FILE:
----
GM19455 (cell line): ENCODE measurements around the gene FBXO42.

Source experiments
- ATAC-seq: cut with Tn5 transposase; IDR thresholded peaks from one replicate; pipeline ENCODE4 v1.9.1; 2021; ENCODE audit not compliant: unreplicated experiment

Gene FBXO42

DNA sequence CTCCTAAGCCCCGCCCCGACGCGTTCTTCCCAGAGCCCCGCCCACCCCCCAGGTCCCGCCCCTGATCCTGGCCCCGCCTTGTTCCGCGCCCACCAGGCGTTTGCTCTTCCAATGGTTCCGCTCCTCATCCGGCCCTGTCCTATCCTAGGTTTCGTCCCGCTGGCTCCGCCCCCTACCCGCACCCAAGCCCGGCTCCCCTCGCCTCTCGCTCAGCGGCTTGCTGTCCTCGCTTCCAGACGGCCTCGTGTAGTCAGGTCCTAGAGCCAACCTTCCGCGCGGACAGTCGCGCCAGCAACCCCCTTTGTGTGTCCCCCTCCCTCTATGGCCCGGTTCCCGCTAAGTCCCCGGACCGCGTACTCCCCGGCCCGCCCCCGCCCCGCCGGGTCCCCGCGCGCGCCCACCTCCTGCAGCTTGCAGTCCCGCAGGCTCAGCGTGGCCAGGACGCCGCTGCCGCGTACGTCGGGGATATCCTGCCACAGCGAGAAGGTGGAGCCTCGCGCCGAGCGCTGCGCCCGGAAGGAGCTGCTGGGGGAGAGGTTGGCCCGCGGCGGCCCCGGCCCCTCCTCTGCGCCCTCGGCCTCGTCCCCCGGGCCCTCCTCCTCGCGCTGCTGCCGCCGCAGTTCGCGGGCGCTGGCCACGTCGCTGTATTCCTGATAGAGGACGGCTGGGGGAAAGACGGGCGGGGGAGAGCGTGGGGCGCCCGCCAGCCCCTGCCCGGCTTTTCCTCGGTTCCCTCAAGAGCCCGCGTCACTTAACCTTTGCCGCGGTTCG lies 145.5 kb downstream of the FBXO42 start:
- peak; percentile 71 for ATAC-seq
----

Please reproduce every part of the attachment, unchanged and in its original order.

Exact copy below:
GM19455 (cell line): ENCODE measurements around the gene FBXO42.

Source experiments
- ATAC-seq: cut with Tn5 transposase; IDR thresholded peaks from one replicate; pipeline ENCODE4 v1.9.1; 2021; ENCODE audit not compliant: unreplicated experiment

Gene FBXO42

DNA sequence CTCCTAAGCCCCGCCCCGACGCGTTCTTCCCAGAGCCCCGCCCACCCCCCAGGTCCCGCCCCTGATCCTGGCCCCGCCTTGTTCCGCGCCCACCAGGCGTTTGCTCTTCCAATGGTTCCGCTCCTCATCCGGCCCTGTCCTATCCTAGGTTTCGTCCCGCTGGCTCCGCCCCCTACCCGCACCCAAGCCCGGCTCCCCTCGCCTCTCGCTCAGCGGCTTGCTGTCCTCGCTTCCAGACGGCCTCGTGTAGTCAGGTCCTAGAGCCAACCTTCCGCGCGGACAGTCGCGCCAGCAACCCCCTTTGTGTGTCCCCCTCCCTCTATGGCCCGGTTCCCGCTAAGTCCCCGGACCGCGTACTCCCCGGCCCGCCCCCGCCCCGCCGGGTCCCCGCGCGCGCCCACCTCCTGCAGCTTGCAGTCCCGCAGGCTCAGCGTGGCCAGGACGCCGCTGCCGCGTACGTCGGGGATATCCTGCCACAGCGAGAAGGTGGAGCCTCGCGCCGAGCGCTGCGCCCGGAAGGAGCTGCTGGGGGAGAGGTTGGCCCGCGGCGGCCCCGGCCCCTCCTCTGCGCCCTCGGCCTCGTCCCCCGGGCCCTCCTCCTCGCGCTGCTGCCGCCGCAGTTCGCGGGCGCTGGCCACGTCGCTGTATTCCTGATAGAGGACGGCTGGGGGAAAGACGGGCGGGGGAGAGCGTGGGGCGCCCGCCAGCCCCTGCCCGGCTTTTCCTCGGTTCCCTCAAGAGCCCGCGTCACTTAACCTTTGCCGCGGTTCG lies 145.5 kb downstream of the FBXO42 start:
- peak; percentile 71 for ATAC-seq